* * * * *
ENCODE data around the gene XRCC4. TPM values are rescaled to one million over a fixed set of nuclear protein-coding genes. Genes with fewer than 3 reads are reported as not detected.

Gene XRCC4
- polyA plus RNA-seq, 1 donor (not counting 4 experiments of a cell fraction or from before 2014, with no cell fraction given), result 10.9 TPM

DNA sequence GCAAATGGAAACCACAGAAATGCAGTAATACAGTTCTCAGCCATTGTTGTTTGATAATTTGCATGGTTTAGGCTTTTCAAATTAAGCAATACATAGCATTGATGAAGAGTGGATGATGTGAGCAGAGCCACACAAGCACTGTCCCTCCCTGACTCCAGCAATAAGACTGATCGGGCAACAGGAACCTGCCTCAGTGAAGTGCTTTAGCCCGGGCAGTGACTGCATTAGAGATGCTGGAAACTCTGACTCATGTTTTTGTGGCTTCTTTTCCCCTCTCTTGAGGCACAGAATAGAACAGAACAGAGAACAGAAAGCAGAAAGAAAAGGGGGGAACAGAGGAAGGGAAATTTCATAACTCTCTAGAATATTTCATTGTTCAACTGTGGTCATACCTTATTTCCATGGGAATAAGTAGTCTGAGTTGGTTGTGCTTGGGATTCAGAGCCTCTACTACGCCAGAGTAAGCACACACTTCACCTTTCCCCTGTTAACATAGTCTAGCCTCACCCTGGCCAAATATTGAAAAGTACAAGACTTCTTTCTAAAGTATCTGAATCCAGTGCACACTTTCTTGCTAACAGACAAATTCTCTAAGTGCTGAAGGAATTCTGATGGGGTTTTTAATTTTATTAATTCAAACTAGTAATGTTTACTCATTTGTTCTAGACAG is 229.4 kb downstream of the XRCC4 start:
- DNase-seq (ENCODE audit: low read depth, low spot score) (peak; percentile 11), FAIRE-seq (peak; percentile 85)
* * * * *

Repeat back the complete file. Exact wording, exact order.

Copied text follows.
ENCODE data around the gene XRCC4. TPM values are rescaled to one million over a fixed set of nuclear protein-coding genes. Genes with fewer than 3 reads are reported as not detected.

Gene XRCC4
- polyA plus RNA-seq, 1 donor (not counting 4 experiments of a cell fraction or from before 2014, with no cell fraction given), result 10.9 TPM

DNA sequence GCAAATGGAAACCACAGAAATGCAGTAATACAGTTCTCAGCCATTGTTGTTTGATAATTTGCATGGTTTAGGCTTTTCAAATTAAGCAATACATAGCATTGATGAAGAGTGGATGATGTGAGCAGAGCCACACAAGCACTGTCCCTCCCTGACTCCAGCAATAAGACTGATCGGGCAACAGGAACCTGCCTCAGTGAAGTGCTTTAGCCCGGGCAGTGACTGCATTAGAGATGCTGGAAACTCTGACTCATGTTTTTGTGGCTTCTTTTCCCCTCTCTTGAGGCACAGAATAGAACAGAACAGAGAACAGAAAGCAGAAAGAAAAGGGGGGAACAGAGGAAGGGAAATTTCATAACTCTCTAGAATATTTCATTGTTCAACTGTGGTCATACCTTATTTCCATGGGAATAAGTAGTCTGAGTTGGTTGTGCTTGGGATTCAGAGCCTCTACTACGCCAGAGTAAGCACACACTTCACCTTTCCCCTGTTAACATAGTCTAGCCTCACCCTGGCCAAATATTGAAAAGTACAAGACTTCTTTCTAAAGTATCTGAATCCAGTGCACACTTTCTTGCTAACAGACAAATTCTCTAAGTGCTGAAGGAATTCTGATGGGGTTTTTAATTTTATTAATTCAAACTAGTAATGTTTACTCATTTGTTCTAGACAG is 229.4 kb downstream of the XRCC4 start:
- DNase-seq (ENCODE audit: low read depth, low spot score) (peak; percentile 11), FAIRE-seq (peak; percentile 85)